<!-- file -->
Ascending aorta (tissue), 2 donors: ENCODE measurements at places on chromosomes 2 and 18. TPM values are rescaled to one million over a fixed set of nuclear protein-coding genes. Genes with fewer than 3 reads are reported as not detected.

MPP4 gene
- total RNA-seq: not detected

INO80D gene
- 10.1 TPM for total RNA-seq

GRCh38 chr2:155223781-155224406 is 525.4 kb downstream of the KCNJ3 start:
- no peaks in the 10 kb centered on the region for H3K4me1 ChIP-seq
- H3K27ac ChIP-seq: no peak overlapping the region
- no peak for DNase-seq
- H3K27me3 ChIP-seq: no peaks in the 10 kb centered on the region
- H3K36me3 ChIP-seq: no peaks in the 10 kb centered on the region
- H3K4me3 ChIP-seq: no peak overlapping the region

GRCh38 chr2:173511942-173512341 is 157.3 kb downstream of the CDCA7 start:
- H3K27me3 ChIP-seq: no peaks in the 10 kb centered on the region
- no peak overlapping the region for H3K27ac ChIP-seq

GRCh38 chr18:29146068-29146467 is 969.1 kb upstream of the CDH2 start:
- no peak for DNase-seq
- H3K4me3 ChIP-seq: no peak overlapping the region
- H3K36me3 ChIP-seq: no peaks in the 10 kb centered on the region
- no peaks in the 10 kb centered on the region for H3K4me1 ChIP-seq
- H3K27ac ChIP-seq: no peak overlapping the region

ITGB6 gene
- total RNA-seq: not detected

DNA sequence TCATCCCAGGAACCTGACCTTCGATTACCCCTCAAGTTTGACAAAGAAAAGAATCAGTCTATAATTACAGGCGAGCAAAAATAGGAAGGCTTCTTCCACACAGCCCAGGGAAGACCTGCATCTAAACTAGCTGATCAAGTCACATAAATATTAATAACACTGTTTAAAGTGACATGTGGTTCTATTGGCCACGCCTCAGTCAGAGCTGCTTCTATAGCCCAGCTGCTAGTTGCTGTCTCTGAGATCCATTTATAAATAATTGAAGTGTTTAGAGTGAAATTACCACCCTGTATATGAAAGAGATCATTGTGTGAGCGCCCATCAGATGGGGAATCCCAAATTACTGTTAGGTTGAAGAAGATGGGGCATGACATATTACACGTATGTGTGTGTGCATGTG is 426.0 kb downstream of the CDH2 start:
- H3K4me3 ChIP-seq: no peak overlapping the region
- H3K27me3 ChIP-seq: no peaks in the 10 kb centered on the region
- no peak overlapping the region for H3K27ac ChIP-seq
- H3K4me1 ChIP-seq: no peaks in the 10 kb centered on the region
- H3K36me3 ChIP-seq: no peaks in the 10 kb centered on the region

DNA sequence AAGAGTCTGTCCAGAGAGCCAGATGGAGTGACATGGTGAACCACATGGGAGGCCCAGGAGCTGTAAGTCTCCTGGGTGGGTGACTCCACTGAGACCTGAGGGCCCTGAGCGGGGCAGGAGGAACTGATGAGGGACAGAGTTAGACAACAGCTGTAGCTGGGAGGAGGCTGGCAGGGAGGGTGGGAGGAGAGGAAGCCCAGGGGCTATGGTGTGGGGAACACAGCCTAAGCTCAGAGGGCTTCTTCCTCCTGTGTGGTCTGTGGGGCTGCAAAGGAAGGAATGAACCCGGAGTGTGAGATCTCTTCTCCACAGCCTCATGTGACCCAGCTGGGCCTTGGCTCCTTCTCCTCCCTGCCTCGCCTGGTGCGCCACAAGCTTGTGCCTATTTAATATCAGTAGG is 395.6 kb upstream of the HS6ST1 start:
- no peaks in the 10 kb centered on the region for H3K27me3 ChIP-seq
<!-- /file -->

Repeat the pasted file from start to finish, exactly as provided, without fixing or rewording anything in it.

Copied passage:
Ascending aorta (tissue), 2 donors: ENCODE measurements at places on chromosomes 2 and 18. TPM values are rescaled to one million over a fixed set of nuclear protein-coding genes. Genes with fewer than 3 reads are reported as not detected.

MPP4 gene
- total RNA-seq: not detected

INO80D gene
- 10.1 TPM for total RNA-seq

GRCh38 chr2:155223781-155224406 is 525.4 kb downstream of the KCNJ3 start:
- no peaks in the 10 kb centered on the region for H3K4me1 ChIP-seq
- H3K27ac ChIP-seq: no peak overlapping the region
- no peak for DNase-seq
- H3K27me3 ChIP-seq: no peaks in the 10 kb centered on the region
- H3K36me3 ChIP-seq: no peaks in the 10 kb centered on the region
- H3K4me3 ChIP-seq: no peak overlapping the region

GRCh38 chr2:173511942-173512341 is 157.3 kb downstream of the CDCA7 start:
- H3K27me3 ChIP-seq: no peaks in the 10 kb centered on the region
- no peak overlapping the region for H3K27ac ChIP-seq

GRCh38 chr18:29146068-29146467 is 969.1 kb upstream of the CDH2 start:
- no peak for DNase-seq
- H3K4me3 ChIP-seq: no peak overlapping the region
- H3K36me3 ChIP-seq: no peaks in the 10 kb centered on the region
- no peaks in the 10 kb centered on the region for H3K4me1 ChIP-seq
- H3K27ac ChIP-seq: no peak overlapping the region

ITGB6 gene
- total RNA-seq: not detected

DNA sequence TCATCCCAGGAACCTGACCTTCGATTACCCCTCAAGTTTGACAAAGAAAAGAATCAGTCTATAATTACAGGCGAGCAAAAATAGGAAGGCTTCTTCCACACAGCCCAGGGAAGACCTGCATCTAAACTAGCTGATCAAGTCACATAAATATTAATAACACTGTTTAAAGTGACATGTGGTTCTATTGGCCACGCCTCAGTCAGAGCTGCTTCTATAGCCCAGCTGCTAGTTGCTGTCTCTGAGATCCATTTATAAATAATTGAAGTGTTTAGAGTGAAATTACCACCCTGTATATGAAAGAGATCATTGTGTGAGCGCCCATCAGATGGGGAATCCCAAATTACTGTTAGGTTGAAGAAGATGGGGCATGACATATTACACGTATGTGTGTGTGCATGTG is 426.0 kb downstream of the CDH2 start:
- H3K4me3 ChIP-seq: no peak overlapping the region
- H3K27me3 ChIP-seq: no peaks in the 10 kb centered on the region
- no peak overlapping the region for H3K27ac ChIP-seq
- H3K4me1 ChIP-seq: no peaks in the 10 kb centered on the region
- H3K36me3 ChIP-seq: no peaks in the 10 kb centered on the region

DNA sequence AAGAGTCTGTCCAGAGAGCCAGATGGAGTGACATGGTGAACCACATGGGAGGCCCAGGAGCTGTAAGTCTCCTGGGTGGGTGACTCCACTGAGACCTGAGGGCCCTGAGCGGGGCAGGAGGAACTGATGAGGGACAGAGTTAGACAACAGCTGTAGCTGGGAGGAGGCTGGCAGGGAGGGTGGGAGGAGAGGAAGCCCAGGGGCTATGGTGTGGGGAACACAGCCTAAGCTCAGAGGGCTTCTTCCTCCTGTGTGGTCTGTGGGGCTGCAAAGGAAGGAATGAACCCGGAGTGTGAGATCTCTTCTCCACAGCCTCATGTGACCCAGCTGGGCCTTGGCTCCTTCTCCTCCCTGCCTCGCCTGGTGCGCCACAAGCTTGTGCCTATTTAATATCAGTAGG is 395.6 kb upstream of the HS6ST1 start:
- no peaks in the 10 kb centered on the region for H3K27me3 ChIP-seq